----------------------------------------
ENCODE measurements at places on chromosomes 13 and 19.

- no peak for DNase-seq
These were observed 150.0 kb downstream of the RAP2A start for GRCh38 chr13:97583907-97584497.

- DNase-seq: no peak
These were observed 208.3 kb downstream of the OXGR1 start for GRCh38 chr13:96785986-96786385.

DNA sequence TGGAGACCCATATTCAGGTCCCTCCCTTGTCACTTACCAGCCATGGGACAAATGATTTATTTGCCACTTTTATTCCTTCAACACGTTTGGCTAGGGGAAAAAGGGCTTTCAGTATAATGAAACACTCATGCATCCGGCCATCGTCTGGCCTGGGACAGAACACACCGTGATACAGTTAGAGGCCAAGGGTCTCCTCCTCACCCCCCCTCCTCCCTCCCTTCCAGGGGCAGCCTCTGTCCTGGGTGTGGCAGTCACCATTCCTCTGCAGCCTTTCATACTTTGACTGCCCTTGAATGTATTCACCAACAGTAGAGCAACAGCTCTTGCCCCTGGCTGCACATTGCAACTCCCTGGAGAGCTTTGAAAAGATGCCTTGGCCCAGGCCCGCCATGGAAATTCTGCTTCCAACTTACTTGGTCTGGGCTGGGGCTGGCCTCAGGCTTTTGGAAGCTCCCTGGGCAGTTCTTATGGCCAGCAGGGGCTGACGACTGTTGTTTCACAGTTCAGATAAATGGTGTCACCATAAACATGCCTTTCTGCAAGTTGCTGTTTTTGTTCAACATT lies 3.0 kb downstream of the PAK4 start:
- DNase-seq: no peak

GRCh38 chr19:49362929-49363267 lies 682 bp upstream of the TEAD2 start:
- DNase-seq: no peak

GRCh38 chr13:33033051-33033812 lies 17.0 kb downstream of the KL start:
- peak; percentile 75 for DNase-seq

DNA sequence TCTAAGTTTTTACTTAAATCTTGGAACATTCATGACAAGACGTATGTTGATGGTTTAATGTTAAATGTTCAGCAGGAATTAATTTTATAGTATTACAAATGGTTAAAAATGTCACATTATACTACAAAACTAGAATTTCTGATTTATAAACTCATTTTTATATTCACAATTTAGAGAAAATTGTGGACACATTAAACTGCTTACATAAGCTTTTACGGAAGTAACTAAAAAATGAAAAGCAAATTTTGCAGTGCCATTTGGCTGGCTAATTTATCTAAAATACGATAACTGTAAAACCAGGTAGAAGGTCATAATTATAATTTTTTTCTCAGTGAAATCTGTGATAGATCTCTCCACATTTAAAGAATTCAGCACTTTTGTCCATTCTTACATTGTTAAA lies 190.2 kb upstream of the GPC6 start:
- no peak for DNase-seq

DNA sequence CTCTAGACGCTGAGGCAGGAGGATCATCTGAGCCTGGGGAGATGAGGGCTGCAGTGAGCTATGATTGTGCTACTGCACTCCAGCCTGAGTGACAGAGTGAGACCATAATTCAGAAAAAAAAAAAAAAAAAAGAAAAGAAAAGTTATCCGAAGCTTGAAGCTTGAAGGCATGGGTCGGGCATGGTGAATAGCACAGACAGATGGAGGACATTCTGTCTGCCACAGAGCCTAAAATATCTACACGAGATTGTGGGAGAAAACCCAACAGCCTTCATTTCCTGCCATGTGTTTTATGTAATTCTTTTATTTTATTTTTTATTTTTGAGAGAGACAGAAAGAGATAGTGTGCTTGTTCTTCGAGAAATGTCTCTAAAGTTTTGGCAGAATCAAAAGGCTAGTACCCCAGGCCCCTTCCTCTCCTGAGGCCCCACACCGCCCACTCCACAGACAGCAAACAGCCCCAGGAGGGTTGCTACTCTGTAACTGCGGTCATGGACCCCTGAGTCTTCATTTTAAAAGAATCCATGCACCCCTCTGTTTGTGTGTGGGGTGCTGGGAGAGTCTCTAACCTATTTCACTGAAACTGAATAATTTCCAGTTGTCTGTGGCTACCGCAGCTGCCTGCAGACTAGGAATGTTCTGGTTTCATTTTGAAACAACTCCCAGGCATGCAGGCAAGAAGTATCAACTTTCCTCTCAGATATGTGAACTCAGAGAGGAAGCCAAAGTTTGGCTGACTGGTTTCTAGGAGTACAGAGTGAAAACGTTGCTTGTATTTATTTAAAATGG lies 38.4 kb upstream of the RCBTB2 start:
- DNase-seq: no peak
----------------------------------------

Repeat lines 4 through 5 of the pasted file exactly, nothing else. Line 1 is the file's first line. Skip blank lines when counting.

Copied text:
- DNase-seq: no peak
These were observed 208.3 kb downstream of the OXGR1 start for GRCh38 chr13:96785986-96786385.